Dmitry Fyodorovich

Dmitry Fyodorovich Karamazov is Russia.

I don’t feel the longueurs, or the intense embarrassment, that I felt reading Proust. The Karamazov Brothers zips along like the troika rushing forward, and the idiocies of the characters are too extreme. Spoilers, of course, including one from the end of the book which you will learn if you read the chapter headings; but knowing where the plot is going may increase your enjoyment of the novel.

A spoiler of how I felt at the end: the onlookers speculate that Dmitry may have got off with it, but the jury bring in a Guilty verdict, and Dmitry is sentenced to hard labour in the Siberian mines. It reminds me of The Government Inspector, which I saw when at University, which proceeds farcically until at the very end The Government Inspector arrives. The day of reckoning is at hand, and no further denial is possible.

As the prosecutor observes, A Karamazov always lives just for the moment. Certainly Fyodor and Dmitry. At the monastery they fight, though reconciliation would benefit both. They have no filial or familial love, then. I could argue that Dmitry is devastated by his father’s death, but in the shock of learning about it he is more relieved that he has not killed the servant Grigory. His emotions follow each other at great pace, as stimuli come to his attention.

He has a great passion for his honour. Katerina Ivanovna entrusts him with three thousand roubles, which he blows on a one night party for Grushenka, his beloved, foolishly tipping ten rouble notes when fifty kopeck pieces would have done. So everyone says; but he retained 1500 roubles, in a purse sewn about his neck. It symbolises his honour for him. He can at any time return it to Katya, and be clearly a scoundrel but not a thief. The prosecutor asks, why should he not deplete this sum? Surely he could take it out, a hundred roubles at a time, imagining that the remainder could just as well be returned, salvaging his honour. Or why does he imagine he can squander 1500 roubles of someone else’s money and not be a thief?

His concept of honour brings him humiliation, as when he pawns his guns for ten roubles. When covered in Grigory’s blood, he is unaware of the effect this might have on Grushenka’s servants or the clerk Perkhotin. He only wants to chase after Grushenka. He is completely internally focused, on his own feelings rather than reality or what others might feel or think.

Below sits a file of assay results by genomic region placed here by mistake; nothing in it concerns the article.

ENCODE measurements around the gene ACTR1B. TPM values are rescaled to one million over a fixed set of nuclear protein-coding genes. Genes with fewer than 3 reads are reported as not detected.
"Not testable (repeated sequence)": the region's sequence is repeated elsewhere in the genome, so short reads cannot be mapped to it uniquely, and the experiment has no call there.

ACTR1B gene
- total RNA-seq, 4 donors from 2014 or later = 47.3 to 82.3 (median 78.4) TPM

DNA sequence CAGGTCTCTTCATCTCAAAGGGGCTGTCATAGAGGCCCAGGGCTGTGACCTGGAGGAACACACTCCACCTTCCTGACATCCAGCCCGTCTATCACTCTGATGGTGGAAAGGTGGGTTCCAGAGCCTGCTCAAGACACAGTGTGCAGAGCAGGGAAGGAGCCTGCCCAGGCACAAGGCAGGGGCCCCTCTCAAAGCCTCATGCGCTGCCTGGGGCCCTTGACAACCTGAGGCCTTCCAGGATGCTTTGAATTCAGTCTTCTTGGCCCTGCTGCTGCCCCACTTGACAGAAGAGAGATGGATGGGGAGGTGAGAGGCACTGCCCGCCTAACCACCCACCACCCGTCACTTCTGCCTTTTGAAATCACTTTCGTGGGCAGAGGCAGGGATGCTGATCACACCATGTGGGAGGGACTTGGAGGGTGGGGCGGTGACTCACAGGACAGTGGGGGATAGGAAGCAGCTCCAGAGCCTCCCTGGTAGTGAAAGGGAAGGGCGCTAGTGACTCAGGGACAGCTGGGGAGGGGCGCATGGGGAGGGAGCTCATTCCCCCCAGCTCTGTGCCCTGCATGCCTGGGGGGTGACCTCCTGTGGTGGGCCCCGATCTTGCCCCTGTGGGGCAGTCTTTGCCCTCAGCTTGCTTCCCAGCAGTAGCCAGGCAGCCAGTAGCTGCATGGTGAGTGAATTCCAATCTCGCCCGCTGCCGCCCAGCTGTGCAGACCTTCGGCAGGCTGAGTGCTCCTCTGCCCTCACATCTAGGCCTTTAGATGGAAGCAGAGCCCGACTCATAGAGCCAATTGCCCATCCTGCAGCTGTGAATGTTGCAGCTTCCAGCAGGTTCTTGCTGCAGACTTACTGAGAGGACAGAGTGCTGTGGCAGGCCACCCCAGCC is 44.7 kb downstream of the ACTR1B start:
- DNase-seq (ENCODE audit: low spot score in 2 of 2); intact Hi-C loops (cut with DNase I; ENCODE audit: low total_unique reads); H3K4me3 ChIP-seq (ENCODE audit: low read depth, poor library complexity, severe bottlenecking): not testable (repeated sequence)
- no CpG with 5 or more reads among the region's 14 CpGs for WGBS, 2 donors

He is capable of self-sacrificing love. Grushenka’s first lover, a Pole, returns to her. Dmitry follows, not to try to take her by force but to see her one last time, submitting to her decision to prefer that man. That humility wins her heart, though Dostoevsky gleefully mocks the Poles with racist jokes as Englishmen used to mock the Irish, and their dishonour and folly repels her.

Pyotr Zakharov-Chechenets portrait of Mikhail Lermontov

7 thoughts on “Dmitry Fyodorovich

  1. Very interesting, thank you. I wonder why people enjoy such complex lives..? I know why they do, and I’m glad my life is simple in comparison.

    To burn and die for love is all very well, like Marianne, but there is lots of room to enjoy life, like Elinor would.

    XXXX 🙂


    • Would you mind reading that first paragraph again? Is that really what you meant?

      I must re-read Sense and Sensibility. I read it as Elinor sane and realistic, Marianne impulsive and self-destructive, but perhaps Austen was more subtle, with both of them wrong. Though I now have War and Peace on my pile.

      Liked by 1 person

  2. I’ve read War and Peace, and recommend it. It fits neatly into a long summer vacation 😉

    Not sure if you think I mean what you thought I might mean, so just edit my comment, if you like. Excuse my lack of clarity – such a lot to think about, these days!

    XXXX 😀


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